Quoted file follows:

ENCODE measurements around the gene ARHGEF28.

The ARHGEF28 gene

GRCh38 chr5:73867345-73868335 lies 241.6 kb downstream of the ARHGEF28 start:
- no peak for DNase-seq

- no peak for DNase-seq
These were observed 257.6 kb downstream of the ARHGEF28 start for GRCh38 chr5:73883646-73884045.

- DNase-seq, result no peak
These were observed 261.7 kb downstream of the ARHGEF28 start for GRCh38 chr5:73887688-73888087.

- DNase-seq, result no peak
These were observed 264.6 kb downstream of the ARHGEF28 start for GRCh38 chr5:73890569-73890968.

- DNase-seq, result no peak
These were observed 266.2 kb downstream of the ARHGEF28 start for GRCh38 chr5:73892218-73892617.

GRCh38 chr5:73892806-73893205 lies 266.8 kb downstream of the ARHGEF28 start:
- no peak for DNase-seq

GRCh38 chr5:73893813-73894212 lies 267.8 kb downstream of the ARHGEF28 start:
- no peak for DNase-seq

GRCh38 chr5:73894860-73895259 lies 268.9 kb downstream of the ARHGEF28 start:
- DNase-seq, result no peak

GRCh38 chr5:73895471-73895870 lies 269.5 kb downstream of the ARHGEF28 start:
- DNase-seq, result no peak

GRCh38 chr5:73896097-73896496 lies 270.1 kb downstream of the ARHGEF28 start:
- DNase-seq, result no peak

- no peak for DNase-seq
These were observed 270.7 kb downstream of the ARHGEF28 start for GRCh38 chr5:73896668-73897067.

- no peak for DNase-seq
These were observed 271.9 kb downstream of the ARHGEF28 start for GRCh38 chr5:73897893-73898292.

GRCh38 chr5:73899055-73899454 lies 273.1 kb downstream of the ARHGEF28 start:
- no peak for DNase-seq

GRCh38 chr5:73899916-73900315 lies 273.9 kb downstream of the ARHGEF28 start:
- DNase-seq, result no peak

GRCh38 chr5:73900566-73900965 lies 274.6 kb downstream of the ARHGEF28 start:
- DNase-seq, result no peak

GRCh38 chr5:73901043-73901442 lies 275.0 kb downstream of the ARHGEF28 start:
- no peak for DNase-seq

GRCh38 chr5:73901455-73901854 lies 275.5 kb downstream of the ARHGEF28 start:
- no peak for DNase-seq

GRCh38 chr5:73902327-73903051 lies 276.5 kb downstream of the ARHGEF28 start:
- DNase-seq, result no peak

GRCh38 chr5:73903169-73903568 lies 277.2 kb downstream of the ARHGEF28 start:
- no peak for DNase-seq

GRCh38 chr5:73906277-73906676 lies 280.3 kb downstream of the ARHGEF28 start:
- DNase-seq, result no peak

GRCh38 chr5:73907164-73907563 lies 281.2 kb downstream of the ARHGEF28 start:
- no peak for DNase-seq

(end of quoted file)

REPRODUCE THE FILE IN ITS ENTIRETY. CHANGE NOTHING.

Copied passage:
ENCODE measurements around the gene ARHGEF28.

The ARHGEF28 gene

GRCh38 chr5:73867345-73868335 lies 241.6 kb downstream of the ARHGEF28 start:
- no peak for DNase-seq

- no peak for DNase-seq
These were observed 257.6 kb downstream of the ARHGEF28 start for GRCh38 chr5:73883646-73884045.

- DNase-seq, result no peak
These were observed 261.7 kb downstream of the ARHGEF28 start for GRCh38 chr5:73887688-73888087.

- DNase-seq, result no peak
These were observed 264.6 kb downstream of the ARHGEF28 start for GRCh38 chr5:73890569-73890968.

- DNase-seq, result no peak
These were observed 266.2 kb downstream of the ARHGEF28 start for GRCh38 chr5:73892218-73892617.

GRCh38 chr5:73892806-73893205 lies 266.8 kb downstream of the ARHGEF28 start:
- no peak for DNase-seq

GRCh38 chr5:73893813-73894212 lies 267.8 kb downstream of the ARHGEF28 start:
- no peak for DNase-seq

GRCh38 chr5:73894860-73895259 lies 268.9 kb downstream of the ARHGEF28 start:
- DNase-seq, result no peak

GRCh38 chr5:73895471-73895870 lies 269.5 kb downstream of the ARHGEF28 start:
- DNase-seq, result no peak

GRCh38 chr5:73896097-73896496 lies 270.1 kb downstream of the ARHGEF28 start:
- DNase-seq, result no peak

- no peak for DNase-seq
These were observed 270.7 kb downstream of the ARHGEF28 start for GRCh38 chr5:73896668-73897067.

- no peak for DNase-seq
These were observed 271.9 kb downstream of the ARHGEF28 start for GRCh38 chr5:73897893-73898292.

GRCh38 chr5:73899055-73899454 lies 273.1 kb downstream of the ARHGEF28 start:
- no peak for DNase-seq

GRCh38 chr5:73899916-73900315 lies 273.9 kb downstream of the ARHGEF28 start:
- DNase-seq, result no peak

GRCh38 chr5:73900566-73900965 lies 274.6 kb downstream of the ARHGEF28 start:
- DNase-seq, result no peak

GRCh38 chr5:73901043-73901442 lies 275.0 kb downstream of the ARHGEF28 start:
- no peak for DNase-seq

GRCh38 chr5:73901455-73901854 lies 275.5 kb downstream of the ARHGEF28 start:
- no peak for DNase-seq

GRCh38 chr5:73902327-73903051 lies 276.5 kb downstream of the ARHGEF28 start:
- DNase-seq, result no peak

GRCh38 chr5:73903169-73903568 lies 277.2 kb downstream of the ARHGEF28 start:
- no peak for DNase-seq

GRCh38 chr5:73906277-73906676 lies 280.3 kb downstream of the ARHGEF28 start:
- DNase-seq, result no peak

GRCh38 chr5:73907164-73907563 lies 281.2 kb downstream of the ARHGEF28 start:
- no peak for DNase-seq